If there’s anything that pisses me off, it’s manga readers who constantly whine and bitch about every change made in an anime adaptation, often spoiling in the process. At worst they lecture you on why an anime sucks even if you think it’s good. There are times when I wish I’d never read a manga before I watch its anime adaptation, don’t get me wrong, but for the most part changes are inevitable and nothing I can’t live with so I keep my feelings to myself, knowing how it feels when the shoe is on the other foot.
What to do, what to do? This is a tough spot for me, because I’m quite certain that if I knew nothing of Barakamon’s source material I would be happy as a monkey at a banana plantation. In fact I am pretty happy as is, because this series is very enjoyable and night and day better than 90% of the formulaic crap that fills the anime schedule in any given season (though this is a pretty decent one). But I do know the source material, and I see the nature of the changes that are being made, and I feel quite acutely what’s apparently going to be lost. And it makes me sad, even when I should be happy.
So, while I don’t want to be one of those people, I’ll just briefly explain myself. Barakamon has a lot going for it, and the anime has showcased some of that so far. But it’s as important to look at what’s been skipped as what’s been adapted – the nature of the chapters they’ve chosen to cut and to keep. And the issue, in a nutshell, is that if the first three episodes are any indication (the premiere was pretty much a no-brainer) Kinema Citrus seems to be taking what in manga form is a coming-of-age story very much catering to an ensemble cast and chosen to make it more of a cute girls being cute/imouto story. It also seems to be subtly shifting the tone in flavor profile in favor of the sugar over the vinegar.
In my post after the premiere I mentioned how Tachibana-sensei’s adaptation choices would be crucial, and how Barakamon artfully manages to avoid several traps inherent in this sort of material. It’s a tightrope and it wouldn’t take much to throw that balance off – and so far, for me, it’s a bit off. Again it’s a question of what’s not in these three episodes as much as what is, and the question foremost in my mind is whether we’re looking at an attempt to change the overall nature of the series into something more commercially trendy, or a decision to put that material first in order to hook the audience in. Either way is problematical from my perspective because changing the order of things changes the nature of the series (last week’s episode should have come much later, and it suffered badly as a result), but I’d obviously prefer the latter because it would mean a little of all the stuff I love about Barakamon will make it into the anime eventually.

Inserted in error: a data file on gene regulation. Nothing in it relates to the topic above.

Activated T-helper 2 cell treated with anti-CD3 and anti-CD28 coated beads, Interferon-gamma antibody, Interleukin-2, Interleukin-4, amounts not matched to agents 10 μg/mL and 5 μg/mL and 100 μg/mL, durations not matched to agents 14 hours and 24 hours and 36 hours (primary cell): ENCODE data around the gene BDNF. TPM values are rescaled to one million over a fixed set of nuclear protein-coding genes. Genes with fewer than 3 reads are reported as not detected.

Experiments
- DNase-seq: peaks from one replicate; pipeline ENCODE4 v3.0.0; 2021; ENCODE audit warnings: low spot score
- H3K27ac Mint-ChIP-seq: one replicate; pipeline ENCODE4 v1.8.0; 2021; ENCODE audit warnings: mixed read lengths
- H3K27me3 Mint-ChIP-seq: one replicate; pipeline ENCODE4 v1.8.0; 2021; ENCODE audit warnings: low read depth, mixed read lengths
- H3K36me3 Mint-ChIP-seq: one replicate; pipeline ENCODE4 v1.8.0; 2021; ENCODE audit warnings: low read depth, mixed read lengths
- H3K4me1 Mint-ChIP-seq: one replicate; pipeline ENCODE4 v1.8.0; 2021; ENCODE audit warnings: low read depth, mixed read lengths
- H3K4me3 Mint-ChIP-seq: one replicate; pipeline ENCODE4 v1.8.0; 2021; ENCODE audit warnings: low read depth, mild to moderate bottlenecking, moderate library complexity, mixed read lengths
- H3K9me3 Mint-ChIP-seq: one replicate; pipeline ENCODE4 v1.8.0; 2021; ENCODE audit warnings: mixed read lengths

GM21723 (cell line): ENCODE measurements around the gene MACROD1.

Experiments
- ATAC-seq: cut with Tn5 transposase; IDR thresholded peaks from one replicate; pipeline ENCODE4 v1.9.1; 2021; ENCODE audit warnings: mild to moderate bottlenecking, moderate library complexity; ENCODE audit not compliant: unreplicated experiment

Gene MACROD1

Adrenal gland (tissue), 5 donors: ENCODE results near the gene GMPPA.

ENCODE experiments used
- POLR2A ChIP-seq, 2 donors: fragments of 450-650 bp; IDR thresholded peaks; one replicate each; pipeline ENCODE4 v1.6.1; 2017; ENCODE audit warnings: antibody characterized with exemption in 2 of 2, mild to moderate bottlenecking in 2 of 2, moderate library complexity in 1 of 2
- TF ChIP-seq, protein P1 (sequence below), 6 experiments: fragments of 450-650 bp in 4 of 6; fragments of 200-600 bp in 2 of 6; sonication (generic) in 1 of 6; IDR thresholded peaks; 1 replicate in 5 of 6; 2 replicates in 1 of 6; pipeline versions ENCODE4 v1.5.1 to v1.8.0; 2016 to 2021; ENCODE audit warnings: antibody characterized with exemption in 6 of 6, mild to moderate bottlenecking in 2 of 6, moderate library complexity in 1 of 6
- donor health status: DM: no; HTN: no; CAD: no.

This episode was definitely better than the second, though there were still elements that misfired for me because of Tachibana’s tendency to reach for the payoff without doing all the necessary groundwork. I liked the short gag in the beginning about Naru’s Katakana mastery – the reason she’s tolerable is that she’s genuinely cute, not cute in an anime way. I also liked Tama’s consternation about the fact that she’s a fujoshi and her tortured attempts to deny it to herself – this is a side of Barakamon that desperately needs to find its way through, an edgier and sharper kind of comedy. And the “itai/ito” exchange between the two obaa-san’s at the general store was simple, unpretentious idiocy of the sort that this series can do quite well.
Not as successful for me was the third act, where Handa was dealing with the disappointment of finishing second in a calligraphy contest with the first work he’s submitted since his move. Things got a little syrupy here, I thought, which is a direct result of events such as this happening too soon and not enough leg work being done in setting them up. It’s a function of a long manga being condensed into a 12-episode anime, I suppose, but it’s not a given that such sacrifices must be made – we have seen other such adaptations avoid them. It’s not an easy thing to do, and Barakamon is a particularly difficult challenge because of that question of balance – when so many land mines are so narrowly avoided in the source material, even minor course deviations can have catastrophic effects. So far I’d rate what Tachibana and Citrus have done as a mixed bag – I think everything will come down to what they choose to adapt from here, and what they choose to leave out.